Looking at social media through the lens of critical theory is important given the fact that key Internet platforms are undoubtedly playing the capitalist game.  Fuchs argues that digital labour does not differ from classical notions of exploitation. Undoubtedly, the value of users’ contributions for social media companies’ revenues and stock prices, along with other negative traits of capitalism in mass social media, require further consideration.  However, it is also the case that social media companies’ relationship with their labourers is qualitatively different to that of more typical multinational entities.  For example, the character of consent in social media work is different from classical notion of exploitation. Users join social media of their own free will, and, in most cases, do not conceive of contributing content to social media as labour. The terms and conditions of social media use may be presented in an overly-complicated, long-winded and unwieldy format – especially when compared to the brevity and succinct nature of the social media content itself – but are otherwise transparent and accessible. Most importantly, social media offer diverse benefits that increase their appeal to users and thus have enabled social media to become a social phenomenon.

The respondents to Fuch’s survey also expressed apprehension about using for-profit social media platforms – particularly with respect to the aforementioned threat of surveillance.  One question this raises is about the origins of this concern.  Does it stem from evidence of surveillance, or is it because respondents’ anti-capitalist view leads to particular shared narratives about social media?  The most popular Internet platforms are owned by multinational and publicly traded companies. Contesting entities of this kind is in the Occupy movement’s DNA.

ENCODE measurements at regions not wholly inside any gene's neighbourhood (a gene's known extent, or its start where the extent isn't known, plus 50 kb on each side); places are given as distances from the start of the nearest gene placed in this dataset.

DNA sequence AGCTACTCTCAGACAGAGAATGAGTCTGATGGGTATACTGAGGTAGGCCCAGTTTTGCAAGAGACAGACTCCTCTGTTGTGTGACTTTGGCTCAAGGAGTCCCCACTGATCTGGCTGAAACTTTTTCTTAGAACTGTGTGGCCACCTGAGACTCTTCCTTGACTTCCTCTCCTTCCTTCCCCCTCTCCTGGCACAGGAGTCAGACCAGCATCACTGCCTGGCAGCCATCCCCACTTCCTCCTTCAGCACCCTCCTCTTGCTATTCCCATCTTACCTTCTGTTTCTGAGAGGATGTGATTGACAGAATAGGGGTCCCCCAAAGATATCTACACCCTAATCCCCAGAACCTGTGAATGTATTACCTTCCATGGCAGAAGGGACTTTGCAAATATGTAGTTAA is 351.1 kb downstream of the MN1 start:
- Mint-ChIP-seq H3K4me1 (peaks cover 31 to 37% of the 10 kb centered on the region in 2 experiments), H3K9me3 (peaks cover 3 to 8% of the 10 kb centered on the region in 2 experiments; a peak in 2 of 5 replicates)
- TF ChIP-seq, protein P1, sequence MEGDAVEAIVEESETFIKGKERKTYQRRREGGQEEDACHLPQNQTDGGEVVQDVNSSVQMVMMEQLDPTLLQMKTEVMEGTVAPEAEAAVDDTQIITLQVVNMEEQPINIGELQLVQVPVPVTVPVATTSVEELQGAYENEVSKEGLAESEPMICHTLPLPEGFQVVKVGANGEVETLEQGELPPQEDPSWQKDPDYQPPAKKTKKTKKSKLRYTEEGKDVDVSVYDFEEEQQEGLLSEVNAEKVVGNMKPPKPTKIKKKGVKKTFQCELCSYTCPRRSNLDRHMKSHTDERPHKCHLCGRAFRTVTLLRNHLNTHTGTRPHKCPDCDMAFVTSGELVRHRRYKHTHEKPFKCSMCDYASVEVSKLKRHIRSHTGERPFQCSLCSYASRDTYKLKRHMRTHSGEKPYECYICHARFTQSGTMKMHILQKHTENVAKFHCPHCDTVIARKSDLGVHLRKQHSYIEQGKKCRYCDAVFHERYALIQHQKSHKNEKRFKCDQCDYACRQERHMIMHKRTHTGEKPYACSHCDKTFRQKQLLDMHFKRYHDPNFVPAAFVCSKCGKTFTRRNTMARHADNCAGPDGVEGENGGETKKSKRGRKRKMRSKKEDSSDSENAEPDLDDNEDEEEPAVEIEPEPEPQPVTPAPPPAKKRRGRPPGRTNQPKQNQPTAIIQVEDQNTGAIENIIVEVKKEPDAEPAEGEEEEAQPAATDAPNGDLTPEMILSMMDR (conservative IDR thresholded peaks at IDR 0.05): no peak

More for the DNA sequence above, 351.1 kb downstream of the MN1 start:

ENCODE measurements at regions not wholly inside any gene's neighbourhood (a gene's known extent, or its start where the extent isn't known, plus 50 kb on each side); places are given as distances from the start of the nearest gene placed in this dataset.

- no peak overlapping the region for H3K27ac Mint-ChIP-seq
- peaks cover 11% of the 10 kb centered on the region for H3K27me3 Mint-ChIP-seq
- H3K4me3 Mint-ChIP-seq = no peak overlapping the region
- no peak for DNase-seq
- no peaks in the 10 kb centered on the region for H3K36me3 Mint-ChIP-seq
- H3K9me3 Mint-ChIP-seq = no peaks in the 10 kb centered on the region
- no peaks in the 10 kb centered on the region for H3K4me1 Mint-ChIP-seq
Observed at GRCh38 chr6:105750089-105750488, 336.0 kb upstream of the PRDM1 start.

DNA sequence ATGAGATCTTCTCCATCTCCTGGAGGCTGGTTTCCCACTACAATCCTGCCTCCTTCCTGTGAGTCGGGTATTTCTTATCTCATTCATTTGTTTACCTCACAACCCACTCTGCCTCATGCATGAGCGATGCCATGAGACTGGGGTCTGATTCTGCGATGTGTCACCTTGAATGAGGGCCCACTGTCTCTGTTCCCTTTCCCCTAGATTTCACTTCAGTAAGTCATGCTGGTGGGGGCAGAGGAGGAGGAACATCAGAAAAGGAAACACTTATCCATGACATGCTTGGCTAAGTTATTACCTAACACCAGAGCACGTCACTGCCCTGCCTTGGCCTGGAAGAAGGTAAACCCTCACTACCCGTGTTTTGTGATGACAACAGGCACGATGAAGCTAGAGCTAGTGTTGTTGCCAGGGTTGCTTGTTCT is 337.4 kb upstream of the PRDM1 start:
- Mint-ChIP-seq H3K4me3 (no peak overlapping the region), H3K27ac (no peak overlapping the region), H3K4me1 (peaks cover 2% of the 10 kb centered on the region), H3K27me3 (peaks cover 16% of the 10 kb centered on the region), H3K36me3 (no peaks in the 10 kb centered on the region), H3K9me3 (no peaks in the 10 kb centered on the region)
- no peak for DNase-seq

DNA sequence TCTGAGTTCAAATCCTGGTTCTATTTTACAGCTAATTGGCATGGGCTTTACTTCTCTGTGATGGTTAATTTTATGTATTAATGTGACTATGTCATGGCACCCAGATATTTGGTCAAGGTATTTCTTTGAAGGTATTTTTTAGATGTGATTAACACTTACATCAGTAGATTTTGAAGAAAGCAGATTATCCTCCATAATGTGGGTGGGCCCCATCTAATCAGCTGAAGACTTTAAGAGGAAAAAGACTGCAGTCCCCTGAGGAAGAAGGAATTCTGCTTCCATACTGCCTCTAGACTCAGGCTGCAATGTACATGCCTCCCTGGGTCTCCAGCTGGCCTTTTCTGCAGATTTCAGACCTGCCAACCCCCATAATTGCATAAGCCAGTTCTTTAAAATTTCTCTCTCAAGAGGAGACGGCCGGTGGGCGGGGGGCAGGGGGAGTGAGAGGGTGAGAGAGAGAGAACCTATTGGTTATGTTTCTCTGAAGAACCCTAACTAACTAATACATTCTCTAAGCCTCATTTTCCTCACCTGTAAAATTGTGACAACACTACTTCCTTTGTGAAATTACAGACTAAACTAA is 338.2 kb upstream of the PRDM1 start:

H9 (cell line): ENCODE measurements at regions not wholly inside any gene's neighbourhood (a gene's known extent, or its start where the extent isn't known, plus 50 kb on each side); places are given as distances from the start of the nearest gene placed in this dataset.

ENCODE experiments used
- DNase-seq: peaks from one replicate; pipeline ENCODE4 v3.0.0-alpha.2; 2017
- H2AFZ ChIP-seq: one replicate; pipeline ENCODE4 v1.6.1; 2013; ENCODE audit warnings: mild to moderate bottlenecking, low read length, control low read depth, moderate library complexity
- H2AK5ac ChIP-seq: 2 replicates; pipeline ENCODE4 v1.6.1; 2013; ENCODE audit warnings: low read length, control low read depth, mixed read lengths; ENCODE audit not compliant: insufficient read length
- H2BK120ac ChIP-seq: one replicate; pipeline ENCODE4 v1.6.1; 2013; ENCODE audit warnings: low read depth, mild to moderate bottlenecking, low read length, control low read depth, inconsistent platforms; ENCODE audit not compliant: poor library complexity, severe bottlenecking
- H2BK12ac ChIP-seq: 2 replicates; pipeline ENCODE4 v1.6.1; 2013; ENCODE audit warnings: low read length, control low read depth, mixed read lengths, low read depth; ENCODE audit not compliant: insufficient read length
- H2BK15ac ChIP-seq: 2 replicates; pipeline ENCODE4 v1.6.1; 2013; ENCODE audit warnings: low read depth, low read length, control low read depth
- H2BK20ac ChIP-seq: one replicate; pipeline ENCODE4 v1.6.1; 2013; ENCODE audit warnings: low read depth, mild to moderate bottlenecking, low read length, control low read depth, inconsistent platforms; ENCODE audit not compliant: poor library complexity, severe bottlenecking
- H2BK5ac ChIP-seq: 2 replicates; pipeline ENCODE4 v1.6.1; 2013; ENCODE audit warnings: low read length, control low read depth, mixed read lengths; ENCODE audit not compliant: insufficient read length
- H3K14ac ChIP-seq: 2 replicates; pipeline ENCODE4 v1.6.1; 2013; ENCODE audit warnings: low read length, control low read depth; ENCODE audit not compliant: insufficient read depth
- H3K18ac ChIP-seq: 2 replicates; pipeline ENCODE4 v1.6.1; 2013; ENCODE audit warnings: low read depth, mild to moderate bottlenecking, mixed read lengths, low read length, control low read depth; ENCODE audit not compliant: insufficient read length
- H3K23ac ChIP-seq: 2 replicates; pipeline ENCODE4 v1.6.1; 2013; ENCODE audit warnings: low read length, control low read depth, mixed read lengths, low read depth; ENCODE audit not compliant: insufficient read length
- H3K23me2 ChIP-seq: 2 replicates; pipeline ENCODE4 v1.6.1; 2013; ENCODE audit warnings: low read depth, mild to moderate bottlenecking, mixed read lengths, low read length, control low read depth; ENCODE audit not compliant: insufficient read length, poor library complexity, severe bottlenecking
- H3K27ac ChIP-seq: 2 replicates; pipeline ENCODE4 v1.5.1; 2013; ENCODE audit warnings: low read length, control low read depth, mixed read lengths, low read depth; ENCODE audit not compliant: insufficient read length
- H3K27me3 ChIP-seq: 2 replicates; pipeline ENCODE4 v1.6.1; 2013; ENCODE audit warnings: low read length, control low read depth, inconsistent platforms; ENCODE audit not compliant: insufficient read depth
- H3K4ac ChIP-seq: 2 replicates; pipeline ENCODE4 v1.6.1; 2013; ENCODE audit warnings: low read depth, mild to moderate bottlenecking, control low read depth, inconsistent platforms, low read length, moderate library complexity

Fuchs and his respondents consider independent social media as a possible alternative communication channel to corporate social media.  But a potential limitation is that, at this stage, joining independent social media may be a political choice made by those who are already ‘protest aware.’  Independent social media do not get popular attention due to their lack of the commercial character necessary for attracting broader audiences.

The concerns OccupyMedia! raises about the use of for-profit social media by social movements, in my view, are not enough to dismiss their potential to support protest movements.  Popular social media enable connectivity and multi-way communication at an unprecedented scale, which makes them potential agent of social change.  They allow for innovations in usability and expansion in size, thus creating a mass pool of potential contributors to movements who would not come across them otherwise. The success of Occupy movements may be attributed not only to active participants in offline events, but also to the buzz on corporate social media platforms that secured these movements’ visibility despite mainstream media restraint in covering them.  But for now, and in order to continue building mass online communities, no reasonable alternatives to corporate social media models exist.  

Notwithstanding our differences in perspective on corporate social media, I strongly recommend Fuchs’ OccupyMedia! as a great point of reference for those who are curious about the role of social media in political movements and, more broadly, about the sociology of Internet governance. 

About this website

This is the website for Ella McPherson's work related to her 2014-17 ESRC-funded research project, Social Media, Human Rights NGOs, and the Potential for Governmental Accountability.